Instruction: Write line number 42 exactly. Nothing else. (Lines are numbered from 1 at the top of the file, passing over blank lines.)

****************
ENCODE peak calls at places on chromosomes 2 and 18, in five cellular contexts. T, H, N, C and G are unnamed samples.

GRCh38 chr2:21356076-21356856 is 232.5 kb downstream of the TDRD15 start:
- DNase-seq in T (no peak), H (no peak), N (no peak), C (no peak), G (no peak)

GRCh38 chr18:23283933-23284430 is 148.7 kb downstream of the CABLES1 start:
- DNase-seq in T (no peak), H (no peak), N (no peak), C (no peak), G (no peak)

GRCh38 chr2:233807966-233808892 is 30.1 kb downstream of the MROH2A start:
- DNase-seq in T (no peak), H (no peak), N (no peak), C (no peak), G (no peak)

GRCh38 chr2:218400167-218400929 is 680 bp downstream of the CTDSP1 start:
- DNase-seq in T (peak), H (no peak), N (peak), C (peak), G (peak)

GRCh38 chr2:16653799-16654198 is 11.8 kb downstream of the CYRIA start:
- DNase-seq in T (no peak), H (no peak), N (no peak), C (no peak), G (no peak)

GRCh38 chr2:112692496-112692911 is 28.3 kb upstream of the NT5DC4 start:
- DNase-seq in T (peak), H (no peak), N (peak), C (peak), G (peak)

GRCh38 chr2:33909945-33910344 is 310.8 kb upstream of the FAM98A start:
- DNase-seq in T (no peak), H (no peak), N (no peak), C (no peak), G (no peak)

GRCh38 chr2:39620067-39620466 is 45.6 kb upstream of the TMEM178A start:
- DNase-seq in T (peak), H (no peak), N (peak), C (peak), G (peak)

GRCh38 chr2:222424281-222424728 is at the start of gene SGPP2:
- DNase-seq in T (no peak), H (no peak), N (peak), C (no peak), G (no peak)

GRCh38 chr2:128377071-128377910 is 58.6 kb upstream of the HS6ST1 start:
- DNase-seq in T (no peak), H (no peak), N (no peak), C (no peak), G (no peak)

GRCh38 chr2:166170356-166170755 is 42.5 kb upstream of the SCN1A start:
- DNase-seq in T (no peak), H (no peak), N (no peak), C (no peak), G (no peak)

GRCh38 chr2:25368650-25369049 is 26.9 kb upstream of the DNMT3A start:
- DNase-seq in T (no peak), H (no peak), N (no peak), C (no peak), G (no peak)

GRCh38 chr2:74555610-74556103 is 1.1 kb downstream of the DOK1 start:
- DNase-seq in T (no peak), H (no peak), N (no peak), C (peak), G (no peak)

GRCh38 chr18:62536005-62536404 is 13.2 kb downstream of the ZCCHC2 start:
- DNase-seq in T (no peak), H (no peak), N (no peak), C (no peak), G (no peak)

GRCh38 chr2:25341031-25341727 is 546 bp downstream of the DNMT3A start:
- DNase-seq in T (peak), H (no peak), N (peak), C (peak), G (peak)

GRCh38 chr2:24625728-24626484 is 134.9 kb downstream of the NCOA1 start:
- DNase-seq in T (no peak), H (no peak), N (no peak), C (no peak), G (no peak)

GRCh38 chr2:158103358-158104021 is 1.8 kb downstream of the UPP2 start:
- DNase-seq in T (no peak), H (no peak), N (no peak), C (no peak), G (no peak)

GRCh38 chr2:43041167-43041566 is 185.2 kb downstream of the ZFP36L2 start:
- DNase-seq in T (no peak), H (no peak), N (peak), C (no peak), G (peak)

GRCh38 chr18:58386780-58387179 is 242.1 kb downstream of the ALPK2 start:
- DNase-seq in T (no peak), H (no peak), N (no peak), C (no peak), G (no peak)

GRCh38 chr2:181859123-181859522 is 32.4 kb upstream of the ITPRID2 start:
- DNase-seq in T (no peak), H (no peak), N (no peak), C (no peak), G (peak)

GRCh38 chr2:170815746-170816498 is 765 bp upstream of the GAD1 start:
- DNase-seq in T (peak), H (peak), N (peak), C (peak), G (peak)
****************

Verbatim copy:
GRCh38 chr2:170815746-170816498 is 765 bp upstream of the GAD1 start: